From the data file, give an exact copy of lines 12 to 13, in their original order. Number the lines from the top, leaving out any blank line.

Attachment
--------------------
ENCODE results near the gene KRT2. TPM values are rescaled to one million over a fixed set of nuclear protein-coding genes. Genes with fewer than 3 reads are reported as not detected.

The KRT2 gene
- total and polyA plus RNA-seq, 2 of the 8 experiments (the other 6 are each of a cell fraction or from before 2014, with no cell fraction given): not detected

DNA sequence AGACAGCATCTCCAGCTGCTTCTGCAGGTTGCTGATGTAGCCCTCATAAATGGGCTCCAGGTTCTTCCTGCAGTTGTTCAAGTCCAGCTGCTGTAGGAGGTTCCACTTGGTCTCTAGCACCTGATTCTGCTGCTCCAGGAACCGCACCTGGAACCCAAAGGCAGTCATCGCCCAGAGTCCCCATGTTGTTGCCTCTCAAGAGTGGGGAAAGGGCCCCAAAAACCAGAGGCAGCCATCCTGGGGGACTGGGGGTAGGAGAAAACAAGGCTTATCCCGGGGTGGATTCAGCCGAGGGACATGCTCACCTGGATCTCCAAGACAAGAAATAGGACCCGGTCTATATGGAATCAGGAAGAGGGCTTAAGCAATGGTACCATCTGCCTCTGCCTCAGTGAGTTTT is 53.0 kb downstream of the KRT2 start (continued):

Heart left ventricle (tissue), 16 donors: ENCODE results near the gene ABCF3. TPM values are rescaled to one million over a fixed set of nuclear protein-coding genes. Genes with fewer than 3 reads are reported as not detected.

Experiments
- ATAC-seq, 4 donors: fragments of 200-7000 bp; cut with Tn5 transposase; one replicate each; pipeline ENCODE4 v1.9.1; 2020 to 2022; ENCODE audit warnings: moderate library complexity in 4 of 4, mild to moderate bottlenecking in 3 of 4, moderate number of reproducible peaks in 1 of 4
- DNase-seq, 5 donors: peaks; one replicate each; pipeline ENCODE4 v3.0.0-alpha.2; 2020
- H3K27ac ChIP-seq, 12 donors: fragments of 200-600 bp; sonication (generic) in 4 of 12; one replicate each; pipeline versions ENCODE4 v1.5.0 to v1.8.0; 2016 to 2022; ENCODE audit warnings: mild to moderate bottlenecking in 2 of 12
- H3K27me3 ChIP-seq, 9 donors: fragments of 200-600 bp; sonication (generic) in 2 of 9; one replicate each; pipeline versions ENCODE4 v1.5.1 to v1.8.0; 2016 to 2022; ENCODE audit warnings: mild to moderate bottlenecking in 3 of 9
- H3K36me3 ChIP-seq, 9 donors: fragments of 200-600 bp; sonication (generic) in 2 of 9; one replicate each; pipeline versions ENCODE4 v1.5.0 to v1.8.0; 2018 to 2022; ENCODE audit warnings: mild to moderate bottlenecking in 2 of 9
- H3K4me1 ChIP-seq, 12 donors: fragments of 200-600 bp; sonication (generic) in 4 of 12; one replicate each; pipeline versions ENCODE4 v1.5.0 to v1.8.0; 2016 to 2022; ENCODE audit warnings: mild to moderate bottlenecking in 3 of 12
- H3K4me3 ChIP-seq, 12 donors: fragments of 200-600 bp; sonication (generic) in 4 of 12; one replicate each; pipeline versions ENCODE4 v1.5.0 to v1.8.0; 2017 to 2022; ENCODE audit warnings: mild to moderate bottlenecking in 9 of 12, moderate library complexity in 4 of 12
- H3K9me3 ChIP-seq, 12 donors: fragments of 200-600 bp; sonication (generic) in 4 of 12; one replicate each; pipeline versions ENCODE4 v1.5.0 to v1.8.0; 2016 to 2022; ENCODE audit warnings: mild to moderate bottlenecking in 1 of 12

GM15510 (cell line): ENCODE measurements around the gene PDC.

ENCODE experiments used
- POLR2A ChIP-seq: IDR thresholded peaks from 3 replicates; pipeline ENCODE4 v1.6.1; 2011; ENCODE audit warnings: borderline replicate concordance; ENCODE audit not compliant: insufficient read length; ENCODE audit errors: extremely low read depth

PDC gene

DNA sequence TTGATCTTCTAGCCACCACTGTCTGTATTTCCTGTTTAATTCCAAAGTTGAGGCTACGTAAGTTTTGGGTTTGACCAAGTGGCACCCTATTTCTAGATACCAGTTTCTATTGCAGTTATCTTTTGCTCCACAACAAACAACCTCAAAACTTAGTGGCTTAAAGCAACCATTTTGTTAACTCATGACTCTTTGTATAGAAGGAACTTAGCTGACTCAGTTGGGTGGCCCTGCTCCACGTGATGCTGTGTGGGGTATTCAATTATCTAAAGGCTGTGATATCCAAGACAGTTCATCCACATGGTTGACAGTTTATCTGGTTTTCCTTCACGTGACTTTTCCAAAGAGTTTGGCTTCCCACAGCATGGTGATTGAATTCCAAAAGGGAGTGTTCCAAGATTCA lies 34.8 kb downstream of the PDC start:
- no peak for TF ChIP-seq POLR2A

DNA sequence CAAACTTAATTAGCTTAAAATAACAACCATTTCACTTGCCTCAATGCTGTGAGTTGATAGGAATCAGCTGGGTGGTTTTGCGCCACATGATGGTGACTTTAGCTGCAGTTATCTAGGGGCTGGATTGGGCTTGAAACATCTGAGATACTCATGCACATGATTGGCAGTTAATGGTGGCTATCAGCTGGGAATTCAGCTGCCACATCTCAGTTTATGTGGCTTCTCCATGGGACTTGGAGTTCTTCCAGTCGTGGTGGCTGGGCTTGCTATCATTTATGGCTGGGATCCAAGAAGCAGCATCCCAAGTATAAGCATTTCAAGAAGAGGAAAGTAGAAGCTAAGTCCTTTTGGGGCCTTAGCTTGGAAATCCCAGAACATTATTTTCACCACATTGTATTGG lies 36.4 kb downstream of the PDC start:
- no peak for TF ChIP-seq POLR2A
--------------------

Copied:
- H3K4me1 ChIP-seq, 12 donors: fragments of 200-600 bp; sonication (generic) in 4 of 12; one replicate each; pipeline versions ENCODE4 v1.5.0 to v1.8.0; 2016 to 2022; ENCODE audit warnings: mild to moderate bottlenecking in 3 of 12
- H3K4me3 ChIP-seq, 12 donors: fragments of 200-600 bp; sonication (generic) in 4 of 12; one replicate each; pipeline versions ENCODE4 v1.5.0 to v1.8.0; 2017 to 2022; ENCODE audit warnings: mild to moderate bottlenecking in 9 of 12, moderate library complexity in 4 of 12